Ads 468x60px

Thursday, February 17, 2011

Expect the unexpected

On February 23, Pakistan will take the field to kick off a campaignthat proved to be utterly beyond them four years ago. The tragedywhich befell upon the Pakistan team during that World Cup was matched only by the carnivalesque nature of its surroundings.
To say we have come a long way since then, truly hell and back at least thrice over, is an understatement. The fact that we have made it here in one piece is a minor miracle.
How did this come about? Look no further than the players themselves, each and every one of whom form an integral part of the whole and are collectively capable of inspiring us to World Cup glory.
Personally, the most exciting prospect of this World Cup is watching our openers. I don’t know how it happened, but we have managed to unearth the most promising opening combination we have had since the 1996 World Cup (face it, Saeed Anwar and Shahid Afridi never clicked in 1999 and Wajahatulla Wasti was a poor man’s Azhar AliMohammad Hafeezand Shehzad may well be capable of being individual stars in their own right but, more importantly, together they inspire a confidence at the top of the order that we have lacked for almost a decade.
Hafeez seems to have finally compartmentalized the disparate bits and pieces of his substantial talent and emerged as a genuine all-rounder, taking over the mantle of our most reliable batsman from Salman Butt. His off-spin is priceless, particularly during Afridi’s off-days, and he adds balance to the playing 11. While, Ahmed Shehzad elicits from me the kind of unabashedly gleeful sense of expectation that I previously reserved for one Imran Nazir. The difference being, however, that there is something much more enduring about Ahmed Shehzad’s talent as compared to the ephemeral promise of Nazir. Let us thank the heavens that someone realised the Shahzaib Hasan experiment wasn’t working and allowed Shehzad to play with the carefree fearlessness of youth which makes for such intoxicating viewing.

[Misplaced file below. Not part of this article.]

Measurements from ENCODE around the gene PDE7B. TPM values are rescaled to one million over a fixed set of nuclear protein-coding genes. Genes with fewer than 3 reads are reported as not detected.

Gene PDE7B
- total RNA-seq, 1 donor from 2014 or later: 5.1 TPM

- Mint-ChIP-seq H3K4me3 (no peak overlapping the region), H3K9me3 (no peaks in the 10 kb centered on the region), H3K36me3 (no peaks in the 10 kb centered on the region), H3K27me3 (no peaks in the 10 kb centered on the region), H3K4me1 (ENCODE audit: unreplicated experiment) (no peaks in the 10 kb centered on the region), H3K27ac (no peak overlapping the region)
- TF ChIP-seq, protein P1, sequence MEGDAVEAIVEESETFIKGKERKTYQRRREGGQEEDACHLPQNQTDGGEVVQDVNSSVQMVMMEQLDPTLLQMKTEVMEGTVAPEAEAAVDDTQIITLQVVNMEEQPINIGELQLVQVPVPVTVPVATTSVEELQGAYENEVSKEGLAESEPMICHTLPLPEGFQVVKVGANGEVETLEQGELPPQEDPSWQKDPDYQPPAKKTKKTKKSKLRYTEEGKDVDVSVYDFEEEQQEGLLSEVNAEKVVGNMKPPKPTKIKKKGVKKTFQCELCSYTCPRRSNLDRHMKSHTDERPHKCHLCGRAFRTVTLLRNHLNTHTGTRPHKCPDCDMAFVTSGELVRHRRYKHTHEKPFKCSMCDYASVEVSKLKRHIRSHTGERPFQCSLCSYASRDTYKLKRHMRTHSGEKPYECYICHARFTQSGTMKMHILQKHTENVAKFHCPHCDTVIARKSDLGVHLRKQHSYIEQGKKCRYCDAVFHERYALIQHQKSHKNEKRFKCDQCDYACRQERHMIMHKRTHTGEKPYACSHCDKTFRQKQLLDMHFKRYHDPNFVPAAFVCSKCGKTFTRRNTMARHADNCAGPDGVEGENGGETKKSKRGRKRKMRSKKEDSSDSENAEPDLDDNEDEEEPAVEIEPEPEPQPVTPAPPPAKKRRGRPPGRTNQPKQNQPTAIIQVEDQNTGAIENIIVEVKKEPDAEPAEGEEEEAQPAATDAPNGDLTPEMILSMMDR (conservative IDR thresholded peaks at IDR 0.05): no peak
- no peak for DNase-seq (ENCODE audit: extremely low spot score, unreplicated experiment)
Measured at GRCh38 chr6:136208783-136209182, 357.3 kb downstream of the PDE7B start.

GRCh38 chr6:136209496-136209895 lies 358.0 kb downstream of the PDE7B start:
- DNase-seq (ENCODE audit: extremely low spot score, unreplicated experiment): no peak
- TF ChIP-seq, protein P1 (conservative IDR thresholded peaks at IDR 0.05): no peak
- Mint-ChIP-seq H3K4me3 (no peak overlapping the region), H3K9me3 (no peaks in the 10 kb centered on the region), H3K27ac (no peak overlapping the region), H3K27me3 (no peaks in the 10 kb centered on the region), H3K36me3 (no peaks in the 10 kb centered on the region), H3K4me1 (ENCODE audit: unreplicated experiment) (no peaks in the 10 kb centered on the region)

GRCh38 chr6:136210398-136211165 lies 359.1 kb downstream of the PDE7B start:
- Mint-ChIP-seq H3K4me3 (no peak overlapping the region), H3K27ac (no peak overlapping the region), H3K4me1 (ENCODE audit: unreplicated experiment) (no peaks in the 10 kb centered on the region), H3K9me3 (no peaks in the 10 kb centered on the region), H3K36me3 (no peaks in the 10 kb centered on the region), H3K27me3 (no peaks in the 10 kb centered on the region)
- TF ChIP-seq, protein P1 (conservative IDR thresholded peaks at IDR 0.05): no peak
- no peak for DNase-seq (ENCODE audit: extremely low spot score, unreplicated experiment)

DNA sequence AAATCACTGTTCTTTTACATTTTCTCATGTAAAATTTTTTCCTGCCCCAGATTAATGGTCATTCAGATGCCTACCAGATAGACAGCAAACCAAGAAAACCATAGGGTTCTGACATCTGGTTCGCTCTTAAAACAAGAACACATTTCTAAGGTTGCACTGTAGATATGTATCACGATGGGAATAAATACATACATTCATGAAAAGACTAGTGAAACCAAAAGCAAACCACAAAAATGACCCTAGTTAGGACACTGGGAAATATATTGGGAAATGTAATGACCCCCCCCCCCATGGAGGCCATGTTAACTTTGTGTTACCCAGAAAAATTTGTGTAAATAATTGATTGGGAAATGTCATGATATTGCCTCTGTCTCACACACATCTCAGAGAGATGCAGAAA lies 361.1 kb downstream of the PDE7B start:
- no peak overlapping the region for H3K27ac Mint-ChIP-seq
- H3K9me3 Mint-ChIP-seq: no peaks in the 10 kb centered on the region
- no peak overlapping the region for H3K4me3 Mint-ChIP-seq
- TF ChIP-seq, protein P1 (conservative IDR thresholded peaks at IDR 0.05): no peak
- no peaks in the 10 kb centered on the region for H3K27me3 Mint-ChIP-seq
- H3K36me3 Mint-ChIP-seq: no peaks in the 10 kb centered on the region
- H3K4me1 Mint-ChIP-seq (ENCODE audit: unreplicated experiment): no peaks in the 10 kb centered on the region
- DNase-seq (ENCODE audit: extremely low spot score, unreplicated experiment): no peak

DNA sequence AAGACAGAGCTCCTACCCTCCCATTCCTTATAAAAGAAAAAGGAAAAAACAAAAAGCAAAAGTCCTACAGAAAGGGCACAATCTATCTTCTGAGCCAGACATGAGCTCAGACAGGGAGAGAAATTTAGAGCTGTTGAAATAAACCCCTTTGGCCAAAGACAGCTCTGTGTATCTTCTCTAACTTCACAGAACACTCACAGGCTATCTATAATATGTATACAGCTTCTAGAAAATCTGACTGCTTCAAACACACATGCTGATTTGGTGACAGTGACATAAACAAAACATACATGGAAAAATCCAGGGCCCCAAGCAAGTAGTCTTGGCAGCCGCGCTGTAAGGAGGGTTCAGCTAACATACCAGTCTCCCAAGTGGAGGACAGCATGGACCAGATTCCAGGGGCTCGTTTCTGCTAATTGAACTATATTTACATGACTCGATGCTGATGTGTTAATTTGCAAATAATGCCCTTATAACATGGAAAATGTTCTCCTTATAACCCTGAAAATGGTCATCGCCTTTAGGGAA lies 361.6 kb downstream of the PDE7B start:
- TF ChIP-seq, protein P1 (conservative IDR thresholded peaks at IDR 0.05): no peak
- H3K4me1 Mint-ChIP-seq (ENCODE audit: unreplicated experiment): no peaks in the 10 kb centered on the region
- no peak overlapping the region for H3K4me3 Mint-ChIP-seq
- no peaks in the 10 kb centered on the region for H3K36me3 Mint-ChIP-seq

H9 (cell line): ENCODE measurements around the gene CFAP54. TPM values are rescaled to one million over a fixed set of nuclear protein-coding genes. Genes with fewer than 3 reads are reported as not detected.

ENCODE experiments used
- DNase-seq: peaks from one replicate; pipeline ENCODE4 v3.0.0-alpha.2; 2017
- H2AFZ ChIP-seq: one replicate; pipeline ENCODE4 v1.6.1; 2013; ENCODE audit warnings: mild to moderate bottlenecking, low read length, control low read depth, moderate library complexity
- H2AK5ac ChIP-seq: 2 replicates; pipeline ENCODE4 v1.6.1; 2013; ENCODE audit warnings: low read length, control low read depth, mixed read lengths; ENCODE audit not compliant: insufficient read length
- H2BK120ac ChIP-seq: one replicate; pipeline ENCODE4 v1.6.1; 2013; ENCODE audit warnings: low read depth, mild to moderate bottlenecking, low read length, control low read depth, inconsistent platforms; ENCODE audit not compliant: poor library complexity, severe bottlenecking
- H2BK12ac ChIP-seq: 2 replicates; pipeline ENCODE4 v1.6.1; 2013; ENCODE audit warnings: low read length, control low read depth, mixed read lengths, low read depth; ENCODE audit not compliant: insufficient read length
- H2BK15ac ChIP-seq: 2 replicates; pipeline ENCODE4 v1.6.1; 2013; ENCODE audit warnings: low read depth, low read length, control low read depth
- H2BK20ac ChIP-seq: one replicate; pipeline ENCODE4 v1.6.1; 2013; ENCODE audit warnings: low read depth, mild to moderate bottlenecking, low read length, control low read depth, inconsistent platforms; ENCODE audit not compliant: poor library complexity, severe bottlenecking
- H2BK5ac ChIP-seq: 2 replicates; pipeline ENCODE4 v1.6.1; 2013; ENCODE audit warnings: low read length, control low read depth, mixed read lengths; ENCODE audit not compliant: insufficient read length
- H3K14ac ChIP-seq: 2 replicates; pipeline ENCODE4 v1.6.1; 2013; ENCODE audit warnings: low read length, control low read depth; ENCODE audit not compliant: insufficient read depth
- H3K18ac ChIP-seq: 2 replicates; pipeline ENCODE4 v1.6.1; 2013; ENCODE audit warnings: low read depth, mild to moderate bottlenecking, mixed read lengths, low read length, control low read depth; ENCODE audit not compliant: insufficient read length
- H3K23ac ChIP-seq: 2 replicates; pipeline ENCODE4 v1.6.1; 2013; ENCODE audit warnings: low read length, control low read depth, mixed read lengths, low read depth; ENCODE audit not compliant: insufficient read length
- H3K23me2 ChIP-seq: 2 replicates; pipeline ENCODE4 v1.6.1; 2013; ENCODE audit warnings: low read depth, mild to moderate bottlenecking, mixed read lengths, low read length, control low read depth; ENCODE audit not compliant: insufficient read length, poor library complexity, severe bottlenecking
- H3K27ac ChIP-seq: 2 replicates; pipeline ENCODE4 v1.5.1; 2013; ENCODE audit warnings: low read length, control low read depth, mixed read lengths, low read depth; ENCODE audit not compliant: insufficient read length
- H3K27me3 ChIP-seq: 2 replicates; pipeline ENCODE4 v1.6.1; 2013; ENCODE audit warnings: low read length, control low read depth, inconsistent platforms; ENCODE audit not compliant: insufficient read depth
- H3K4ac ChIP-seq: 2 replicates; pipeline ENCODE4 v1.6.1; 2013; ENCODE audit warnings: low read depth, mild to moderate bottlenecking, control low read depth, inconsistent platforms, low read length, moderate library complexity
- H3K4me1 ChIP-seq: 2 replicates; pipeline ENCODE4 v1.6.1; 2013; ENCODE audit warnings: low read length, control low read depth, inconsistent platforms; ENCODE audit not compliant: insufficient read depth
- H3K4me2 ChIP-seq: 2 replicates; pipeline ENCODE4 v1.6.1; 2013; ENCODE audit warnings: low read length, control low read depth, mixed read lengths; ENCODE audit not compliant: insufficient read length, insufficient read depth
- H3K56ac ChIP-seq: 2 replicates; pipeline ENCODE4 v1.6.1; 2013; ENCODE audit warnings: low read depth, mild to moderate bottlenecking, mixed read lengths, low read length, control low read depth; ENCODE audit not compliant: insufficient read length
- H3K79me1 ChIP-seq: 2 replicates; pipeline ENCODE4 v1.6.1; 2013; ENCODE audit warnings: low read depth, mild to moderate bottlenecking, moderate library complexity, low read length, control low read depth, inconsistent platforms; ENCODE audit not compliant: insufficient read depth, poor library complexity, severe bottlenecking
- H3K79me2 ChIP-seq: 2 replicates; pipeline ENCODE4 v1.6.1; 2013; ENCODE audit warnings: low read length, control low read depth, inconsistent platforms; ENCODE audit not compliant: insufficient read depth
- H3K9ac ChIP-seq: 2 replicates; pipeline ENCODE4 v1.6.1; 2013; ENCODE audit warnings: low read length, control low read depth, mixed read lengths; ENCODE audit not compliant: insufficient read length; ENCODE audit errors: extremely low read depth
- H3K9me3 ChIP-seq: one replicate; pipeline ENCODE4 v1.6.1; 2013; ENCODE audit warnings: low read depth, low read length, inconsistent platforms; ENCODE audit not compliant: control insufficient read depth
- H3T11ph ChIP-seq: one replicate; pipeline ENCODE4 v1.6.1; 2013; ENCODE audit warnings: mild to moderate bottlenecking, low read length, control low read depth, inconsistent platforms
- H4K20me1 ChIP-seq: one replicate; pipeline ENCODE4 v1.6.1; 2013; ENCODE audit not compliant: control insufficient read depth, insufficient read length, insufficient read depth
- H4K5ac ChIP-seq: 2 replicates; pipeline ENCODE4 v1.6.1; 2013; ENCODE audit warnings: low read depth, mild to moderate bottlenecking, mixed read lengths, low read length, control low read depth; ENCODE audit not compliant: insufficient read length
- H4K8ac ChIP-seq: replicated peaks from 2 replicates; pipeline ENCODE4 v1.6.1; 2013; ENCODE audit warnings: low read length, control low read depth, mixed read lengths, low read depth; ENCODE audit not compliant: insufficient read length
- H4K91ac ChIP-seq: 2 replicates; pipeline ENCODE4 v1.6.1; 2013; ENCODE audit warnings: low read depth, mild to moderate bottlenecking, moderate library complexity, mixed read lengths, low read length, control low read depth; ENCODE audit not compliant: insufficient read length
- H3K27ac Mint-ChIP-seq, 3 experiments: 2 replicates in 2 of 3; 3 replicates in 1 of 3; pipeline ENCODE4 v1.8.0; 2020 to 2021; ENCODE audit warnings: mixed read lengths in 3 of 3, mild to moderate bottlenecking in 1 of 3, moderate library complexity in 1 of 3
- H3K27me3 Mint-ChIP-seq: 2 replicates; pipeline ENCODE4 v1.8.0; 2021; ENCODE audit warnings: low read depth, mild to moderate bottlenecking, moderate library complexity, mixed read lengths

For Shoaib Akhtar, this tournament represents his last opportunity to ascribe greatness to his name. More than 10 years ago he entered the World Cup as that generation’s Mohammad Amir and by all counts was positioned to become the greatest fast-bowler of his era. It never happened. Twenty years from now only a couple of YouTube clips of the Colombo massacre and the Tendulkar-walli ball will serve as reminders of what once could have been. Shoaib is acutely aware that if he can somehow help the team lift this trophy, it would be the one redeeming entry in his resume which would elevate his name into the pantheon of Pakistan cricket’s greatest fast bowlers.
In Pakistan cricketing lore, it is practically sacrilege to doubt a Khan. For all of Shahid Afridi’s good-natured diplomacy during and after the captaincy conundrum, our leader must feel unfairly chastised. Forget cornering a measly tiger; you are out of your freaking mind if you are thinking of cornering a Khan. History has proven that they will lash out at you with enough unbridled power to extinguish a thousand suns.